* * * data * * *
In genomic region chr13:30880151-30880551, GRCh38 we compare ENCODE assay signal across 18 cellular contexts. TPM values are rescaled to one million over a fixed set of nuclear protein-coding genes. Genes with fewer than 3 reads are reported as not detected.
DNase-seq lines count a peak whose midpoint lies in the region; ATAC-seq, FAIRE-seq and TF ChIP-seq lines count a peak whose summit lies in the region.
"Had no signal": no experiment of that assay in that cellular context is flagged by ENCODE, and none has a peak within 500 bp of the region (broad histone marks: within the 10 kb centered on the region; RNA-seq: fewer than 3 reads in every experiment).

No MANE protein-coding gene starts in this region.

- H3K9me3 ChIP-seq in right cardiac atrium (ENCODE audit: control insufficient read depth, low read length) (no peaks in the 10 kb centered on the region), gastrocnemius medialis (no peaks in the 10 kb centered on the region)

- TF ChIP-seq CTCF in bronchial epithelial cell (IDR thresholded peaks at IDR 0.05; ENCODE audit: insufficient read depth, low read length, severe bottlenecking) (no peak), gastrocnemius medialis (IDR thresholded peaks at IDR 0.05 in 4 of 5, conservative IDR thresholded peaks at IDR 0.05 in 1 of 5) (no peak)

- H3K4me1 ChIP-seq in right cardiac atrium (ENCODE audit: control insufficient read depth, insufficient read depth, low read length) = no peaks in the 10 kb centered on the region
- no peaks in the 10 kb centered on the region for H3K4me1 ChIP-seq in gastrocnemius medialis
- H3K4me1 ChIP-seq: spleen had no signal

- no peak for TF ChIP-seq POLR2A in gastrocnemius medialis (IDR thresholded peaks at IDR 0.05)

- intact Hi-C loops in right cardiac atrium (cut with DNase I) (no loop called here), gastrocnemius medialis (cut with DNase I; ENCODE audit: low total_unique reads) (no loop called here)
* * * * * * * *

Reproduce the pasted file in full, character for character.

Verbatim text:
In genomic region chr13:30880151-30880551, GRCh38 we compare ENCODE assay signal across 18 cellular contexts. TPM values are rescaled to one million over a fixed set of nuclear protein-coding genes. Genes with fewer than 3 reads are reported as not detected.
DNase-seq lines count a peak whose midpoint lies in the region; ATAC-seq, FAIRE-seq and TF ChIP-seq lines count a peak whose summit lies in the region.
"Had no signal": no experiment of that assay in that cellular context is flagged by ENCODE, and none has a peak within 500 bp of the region (broad histone marks: within the 10 kb centered on the region; RNA-seq: fewer than 3 reads in every experiment).

No MANE protein-coding gene starts in this region.

- H3K9me3 ChIP-seq in right cardiac atrium (ENCODE audit: control insufficient read depth, low read length) (no peaks in the 10 kb centered on the region), gastrocnemius medialis (no peaks in the 10 kb centered on the region)

- TF ChIP-seq CTCF in bronchial epithelial cell (IDR thresholded peaks at IDR 0.05; ENCODE audit: insufficient read depth, low read length, severe bottlenecking) (no peak), gastrocnemius medialis (IDR thresholded peaks at IDR 0.05 in 4 of 5, conservative IDR thresholded peaks at IDR 0.05 in 1 of 5) (no peak)

- H3K4me1 ChIP-seq in right cardiac atrium (ENCODE audit: control insufficient read depth, insufficient read depth, low read length) = no peaks in the 10 kb centered on the region
- no peaks in the 10 kb centered on the region for H3K4me1 ChIP-seq in gastrocnemius medialis
- H3K4me1 ChIP-seq: spleen had no signal

- no peak for TF ChIP-seq POLR2A in gastrocnemius medialis (IDR thresholded peaks at IDR 0.05)

- intact Hi-C loops in right cardiac atrium (cut with DNase I) (no loop called here), gastrocnemius medialis (cut with DNase I; ENCODE audit: low total_unique reads) (no loop called here)